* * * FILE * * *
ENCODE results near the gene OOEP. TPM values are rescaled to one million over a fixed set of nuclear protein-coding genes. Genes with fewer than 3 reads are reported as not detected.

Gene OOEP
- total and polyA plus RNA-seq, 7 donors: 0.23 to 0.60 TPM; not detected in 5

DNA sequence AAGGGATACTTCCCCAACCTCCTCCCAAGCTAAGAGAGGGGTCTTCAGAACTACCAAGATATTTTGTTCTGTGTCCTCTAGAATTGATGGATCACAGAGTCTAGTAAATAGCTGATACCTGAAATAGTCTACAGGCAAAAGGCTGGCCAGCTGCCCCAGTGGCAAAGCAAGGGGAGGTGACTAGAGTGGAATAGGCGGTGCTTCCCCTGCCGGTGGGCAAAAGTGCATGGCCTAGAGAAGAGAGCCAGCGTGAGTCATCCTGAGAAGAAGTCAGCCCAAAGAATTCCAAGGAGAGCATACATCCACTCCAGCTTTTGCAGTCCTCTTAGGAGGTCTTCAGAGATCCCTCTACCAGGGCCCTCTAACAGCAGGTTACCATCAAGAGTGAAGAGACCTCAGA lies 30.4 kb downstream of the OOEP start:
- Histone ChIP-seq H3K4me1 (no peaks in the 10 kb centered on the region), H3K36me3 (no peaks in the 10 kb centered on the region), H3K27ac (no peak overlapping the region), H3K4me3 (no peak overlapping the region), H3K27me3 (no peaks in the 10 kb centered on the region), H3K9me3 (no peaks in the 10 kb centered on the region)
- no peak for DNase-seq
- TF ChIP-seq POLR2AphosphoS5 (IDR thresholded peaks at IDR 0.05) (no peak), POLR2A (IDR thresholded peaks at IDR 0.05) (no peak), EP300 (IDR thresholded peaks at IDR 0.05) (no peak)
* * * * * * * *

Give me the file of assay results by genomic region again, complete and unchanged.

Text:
ENCODE results near the gene OOEP. TPM values are rescaled to one million over a fixed set of nuclear protein-coding genes. Genes with fewer than 3 reads are reported as not detected.

Gene OOEP
- total and polyA plus RNA-seq, 7 donors: 0.23 to 0.60 TPM; not detected in 5

DNA sequence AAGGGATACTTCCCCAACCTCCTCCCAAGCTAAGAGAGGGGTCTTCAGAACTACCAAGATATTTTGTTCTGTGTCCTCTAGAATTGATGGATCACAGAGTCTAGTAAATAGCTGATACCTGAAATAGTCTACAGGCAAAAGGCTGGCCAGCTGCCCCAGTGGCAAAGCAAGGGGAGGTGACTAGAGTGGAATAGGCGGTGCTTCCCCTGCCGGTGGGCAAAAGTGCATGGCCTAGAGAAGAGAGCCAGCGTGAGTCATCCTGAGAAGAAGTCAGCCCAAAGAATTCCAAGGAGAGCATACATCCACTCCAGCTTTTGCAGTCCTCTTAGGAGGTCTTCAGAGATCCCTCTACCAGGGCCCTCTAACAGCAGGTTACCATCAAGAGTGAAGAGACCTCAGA lies 30.4 kb downstream of the OOEP start:
- Histone ChIP-seq H3K4me1 (no peaks in the 10 kb centered on the region), H3K36me3 (no peaks in the 10 kb centered on the region), H3K27ac (no peak overlapping the region), H3K4me3 (no peak overlapping the region), H3K27me3 (no peaks in the 10 kb centered on the region), H3K9me3 (no peaks in the 10 kb centered on the region)
- no peak for DNase-seq
- TF ChIP-seq POLR2AphosphoS5 (IDR thresholded peaks at IDR 0.05) (no peak), POLR2A (IDR thresholded peaks at IDR 0.05) (no peak), EP300 (IDR thresholded peaks at IDR 0.05) (no peak)